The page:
Dispelling Token Auth myths


Recently a friend commented on how Django might do more to support SPA applications, notably by having built-in support for authentication using JWTs.

This is not a new question, and recently I've been discussing with someone on IRC about JWT support in Django that was not tied to Django REST Framework.

I have frequently helped people on IRC having issues supporting token based auth in their APIs. But all too often they can't explain why they're using token auth or what problems it solve for them, just that they read somewhere it was needed. (Or worse, their Manager demanded it without justification.)

My focus in this post is the all too common misconception that when you use a Single Page App (SPA), or Mobile App, or API, you should or must use Token based authentication.

The reasons for using token based authentication are totally independent of your app being a SPA, Mobile, or an API.


First, some terminology to make sure we all understand each other.

Authentication: Proving identity (who are you?)

Authorisation: Proving rights. (what are you permitted to see/do?)

Issuer: A service that generates and issues Tokens

Consumer Service: A service that accepts Tokens to prove Authorisation.

Client: The browser, SPA, Mobile App, or other application trying to make use of your service.

Common auth schemes

HTTP Basic Auth

In the early days, HTTP used "Basic" auth, which involved sending username + password in almost cleartext (Base64 encoded, no encryption or signing) in the Authorization header in each request.

The server could indicate authentication was required by sending a header like WWW-Authenticate: Basic realm="name". The presence of this header indicated that Basic type auth is required for this URL, along with a hint for the user as to what they're authenticating for.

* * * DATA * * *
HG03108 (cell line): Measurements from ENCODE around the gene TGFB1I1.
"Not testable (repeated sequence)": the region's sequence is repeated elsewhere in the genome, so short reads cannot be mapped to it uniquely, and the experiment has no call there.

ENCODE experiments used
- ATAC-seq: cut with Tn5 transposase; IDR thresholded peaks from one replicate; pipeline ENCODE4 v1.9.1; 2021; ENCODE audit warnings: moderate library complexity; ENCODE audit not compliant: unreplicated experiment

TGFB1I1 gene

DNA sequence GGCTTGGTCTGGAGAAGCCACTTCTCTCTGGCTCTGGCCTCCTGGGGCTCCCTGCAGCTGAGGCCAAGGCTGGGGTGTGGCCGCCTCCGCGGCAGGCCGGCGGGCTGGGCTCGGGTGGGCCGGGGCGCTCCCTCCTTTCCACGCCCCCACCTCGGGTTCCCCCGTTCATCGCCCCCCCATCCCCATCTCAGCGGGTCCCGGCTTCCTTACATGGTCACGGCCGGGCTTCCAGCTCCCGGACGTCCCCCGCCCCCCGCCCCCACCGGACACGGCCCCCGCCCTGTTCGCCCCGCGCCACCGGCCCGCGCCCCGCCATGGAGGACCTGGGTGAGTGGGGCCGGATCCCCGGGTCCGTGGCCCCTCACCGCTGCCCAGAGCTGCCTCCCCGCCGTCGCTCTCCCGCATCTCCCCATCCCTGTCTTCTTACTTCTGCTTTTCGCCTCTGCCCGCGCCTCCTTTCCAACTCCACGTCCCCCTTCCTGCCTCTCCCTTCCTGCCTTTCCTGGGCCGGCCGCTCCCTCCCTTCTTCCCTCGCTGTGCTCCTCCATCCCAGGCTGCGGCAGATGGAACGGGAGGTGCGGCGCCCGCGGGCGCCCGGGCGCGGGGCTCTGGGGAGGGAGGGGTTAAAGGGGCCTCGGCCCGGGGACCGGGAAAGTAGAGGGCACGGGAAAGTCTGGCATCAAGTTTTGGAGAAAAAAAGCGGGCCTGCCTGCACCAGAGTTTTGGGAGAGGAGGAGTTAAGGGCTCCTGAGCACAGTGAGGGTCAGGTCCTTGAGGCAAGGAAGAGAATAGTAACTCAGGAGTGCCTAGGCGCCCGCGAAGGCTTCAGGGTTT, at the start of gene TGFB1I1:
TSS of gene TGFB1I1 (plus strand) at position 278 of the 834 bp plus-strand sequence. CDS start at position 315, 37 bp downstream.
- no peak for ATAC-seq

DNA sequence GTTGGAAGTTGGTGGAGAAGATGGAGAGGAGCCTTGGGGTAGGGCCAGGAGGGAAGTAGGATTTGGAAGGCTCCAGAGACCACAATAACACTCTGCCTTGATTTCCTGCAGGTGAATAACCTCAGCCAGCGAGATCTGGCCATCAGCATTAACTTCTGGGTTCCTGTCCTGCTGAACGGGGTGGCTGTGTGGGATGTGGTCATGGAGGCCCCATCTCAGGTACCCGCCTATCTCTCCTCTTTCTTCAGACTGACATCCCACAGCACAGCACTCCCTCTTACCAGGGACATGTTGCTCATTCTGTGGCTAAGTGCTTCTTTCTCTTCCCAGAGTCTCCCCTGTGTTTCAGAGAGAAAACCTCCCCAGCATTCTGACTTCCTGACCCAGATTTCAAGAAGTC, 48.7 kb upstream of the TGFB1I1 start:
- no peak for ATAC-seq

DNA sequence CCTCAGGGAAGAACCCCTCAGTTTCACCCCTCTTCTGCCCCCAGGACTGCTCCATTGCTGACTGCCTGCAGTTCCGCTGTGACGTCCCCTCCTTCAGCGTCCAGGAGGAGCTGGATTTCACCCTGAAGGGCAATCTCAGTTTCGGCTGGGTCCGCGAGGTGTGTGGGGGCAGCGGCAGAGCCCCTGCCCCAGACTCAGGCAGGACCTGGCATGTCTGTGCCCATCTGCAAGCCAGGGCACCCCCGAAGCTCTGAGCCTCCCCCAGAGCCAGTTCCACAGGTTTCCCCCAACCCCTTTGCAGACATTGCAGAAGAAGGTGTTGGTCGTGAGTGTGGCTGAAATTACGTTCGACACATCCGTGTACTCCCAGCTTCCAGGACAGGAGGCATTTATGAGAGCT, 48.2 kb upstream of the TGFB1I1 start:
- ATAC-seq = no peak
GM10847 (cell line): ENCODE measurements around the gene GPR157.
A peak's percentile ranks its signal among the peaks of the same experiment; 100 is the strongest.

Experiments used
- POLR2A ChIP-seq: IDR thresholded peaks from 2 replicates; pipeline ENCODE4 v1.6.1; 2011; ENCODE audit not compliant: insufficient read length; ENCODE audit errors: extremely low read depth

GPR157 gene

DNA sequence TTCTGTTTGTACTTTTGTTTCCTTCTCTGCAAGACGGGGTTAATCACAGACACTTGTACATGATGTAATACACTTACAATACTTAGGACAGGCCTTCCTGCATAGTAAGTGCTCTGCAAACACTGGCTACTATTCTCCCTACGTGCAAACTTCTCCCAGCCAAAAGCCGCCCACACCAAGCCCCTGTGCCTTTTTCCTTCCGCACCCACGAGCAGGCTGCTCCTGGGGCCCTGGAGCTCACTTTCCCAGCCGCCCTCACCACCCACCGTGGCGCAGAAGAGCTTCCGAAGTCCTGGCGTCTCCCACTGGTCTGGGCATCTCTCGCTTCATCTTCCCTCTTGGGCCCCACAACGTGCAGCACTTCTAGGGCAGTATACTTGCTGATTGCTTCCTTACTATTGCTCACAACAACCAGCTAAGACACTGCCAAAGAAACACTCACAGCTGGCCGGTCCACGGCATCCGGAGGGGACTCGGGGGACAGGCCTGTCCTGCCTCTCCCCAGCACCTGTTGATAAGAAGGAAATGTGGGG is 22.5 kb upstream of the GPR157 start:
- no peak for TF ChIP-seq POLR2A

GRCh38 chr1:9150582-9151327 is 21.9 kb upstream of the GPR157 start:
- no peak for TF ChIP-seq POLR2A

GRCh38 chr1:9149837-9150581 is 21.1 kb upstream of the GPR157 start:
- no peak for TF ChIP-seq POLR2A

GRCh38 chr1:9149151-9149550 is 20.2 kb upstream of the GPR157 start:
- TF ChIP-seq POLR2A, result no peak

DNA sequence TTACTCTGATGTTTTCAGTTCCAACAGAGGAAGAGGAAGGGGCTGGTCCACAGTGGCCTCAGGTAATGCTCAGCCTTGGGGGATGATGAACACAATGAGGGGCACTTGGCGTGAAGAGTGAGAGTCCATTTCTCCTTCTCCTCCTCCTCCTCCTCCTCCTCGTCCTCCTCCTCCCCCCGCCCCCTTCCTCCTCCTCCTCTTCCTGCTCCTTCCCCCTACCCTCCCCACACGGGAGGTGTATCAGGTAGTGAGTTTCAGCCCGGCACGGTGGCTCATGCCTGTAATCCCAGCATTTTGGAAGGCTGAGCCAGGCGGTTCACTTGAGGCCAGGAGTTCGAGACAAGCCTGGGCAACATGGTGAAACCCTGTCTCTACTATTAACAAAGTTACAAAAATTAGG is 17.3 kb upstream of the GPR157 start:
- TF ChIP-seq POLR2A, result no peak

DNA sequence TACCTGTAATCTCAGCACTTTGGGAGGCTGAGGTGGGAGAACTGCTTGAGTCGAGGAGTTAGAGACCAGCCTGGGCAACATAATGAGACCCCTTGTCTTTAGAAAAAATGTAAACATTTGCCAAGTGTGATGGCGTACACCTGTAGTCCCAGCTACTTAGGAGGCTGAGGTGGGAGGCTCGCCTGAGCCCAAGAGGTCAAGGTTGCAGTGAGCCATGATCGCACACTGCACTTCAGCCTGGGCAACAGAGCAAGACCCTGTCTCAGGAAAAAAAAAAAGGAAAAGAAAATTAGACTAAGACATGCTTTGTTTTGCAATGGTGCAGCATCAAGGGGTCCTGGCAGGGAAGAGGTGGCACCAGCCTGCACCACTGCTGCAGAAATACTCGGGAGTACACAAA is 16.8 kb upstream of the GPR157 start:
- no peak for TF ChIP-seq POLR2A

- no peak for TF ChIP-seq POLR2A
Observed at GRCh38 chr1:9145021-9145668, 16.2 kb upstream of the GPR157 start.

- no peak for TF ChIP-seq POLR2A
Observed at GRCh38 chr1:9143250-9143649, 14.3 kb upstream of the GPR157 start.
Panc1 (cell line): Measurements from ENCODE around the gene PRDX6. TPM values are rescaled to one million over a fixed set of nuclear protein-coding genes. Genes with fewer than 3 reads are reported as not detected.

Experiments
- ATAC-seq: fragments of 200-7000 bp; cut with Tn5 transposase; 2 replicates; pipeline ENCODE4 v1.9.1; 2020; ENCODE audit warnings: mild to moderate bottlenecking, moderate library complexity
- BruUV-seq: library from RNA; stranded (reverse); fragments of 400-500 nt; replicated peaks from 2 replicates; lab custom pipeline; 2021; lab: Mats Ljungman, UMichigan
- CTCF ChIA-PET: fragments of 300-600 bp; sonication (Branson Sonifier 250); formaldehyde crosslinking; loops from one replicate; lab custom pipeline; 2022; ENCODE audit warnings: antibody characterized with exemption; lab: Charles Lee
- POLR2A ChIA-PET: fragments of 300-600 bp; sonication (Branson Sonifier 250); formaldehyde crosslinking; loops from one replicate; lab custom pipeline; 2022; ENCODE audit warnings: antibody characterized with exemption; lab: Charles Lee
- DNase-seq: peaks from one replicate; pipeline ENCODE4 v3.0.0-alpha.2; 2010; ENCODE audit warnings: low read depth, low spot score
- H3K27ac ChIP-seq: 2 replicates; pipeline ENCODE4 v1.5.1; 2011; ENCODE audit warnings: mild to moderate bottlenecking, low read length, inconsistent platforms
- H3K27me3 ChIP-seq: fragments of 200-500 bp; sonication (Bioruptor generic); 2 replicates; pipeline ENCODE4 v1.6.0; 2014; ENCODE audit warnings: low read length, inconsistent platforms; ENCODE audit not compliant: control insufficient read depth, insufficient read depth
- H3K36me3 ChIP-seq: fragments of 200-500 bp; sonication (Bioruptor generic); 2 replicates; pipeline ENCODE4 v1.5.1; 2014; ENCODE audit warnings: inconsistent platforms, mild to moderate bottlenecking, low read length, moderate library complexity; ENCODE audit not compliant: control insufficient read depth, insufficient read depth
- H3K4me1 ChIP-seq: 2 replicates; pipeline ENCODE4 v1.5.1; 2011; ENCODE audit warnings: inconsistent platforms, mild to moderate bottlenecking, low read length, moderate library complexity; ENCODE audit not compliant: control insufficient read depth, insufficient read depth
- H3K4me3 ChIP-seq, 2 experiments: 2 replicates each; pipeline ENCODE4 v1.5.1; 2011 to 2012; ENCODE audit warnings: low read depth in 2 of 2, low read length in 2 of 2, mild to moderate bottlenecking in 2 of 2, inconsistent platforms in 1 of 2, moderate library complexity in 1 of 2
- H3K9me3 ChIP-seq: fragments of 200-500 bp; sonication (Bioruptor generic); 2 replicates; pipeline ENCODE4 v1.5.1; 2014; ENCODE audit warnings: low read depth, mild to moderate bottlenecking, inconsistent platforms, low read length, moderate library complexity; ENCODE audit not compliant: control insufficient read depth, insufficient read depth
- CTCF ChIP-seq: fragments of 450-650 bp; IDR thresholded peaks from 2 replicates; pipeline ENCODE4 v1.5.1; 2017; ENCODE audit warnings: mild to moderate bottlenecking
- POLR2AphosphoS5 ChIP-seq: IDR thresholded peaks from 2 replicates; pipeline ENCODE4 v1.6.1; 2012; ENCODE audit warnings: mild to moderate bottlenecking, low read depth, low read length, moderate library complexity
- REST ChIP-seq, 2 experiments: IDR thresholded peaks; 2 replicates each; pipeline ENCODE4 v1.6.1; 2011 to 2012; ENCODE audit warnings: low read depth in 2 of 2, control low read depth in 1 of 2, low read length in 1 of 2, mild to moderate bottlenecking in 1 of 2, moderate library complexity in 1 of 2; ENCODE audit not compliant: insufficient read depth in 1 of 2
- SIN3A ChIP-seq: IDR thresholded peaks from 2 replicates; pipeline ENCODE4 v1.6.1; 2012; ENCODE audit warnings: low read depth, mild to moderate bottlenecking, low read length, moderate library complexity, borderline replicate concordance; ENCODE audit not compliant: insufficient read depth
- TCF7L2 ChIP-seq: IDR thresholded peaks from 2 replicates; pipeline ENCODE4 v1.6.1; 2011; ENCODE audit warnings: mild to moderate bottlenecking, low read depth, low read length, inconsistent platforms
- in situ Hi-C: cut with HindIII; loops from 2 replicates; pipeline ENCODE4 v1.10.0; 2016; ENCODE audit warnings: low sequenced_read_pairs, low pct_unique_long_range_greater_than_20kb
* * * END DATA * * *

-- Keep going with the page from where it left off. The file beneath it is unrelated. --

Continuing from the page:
The browser, after promting the user for their credentials, would pass a header Authorization: Basic QWxhZGRpbjpPcGVuU2VzYW1l. The value here is the Base64 encoded value of the username and password joined with a ':'.

There are other "standard' types, listed in the IANA Authentication Scheme Registry

More details:

Session auth

Most web frameworks support a "session" system allowing the server to store hidden details about a specific visitor. These details are mapped to the visitor using a session cookie, containing a key identifying their session record.

Session authentication works by storing in the session which user is authenticated. When a user logs in, their User ID is stored in the session.

On subsequent requests, the application can verify which user is logged in by checking this session value.

When a user logs out, their auth details are removed from the session. If the session expires (either purged by the system, or the cookie expires) the user is implicitly logged out.

The great benefit of using sessions and cookies like this is it requires no effort for the client to remain logged in. All they need is proper cookie handling, and it "just works".

What is Token Auth?

Token authentication comes in various flavours, but typically involves passing some server-issued "token" in the Authorization header, commonly using the type of 'Bearer' (officially this is meant for Oauth2).

As browsers don't support this automatically, it requires your client (Javascript [SPA or otherwise], Mobile application, API client script) to set this header on every request.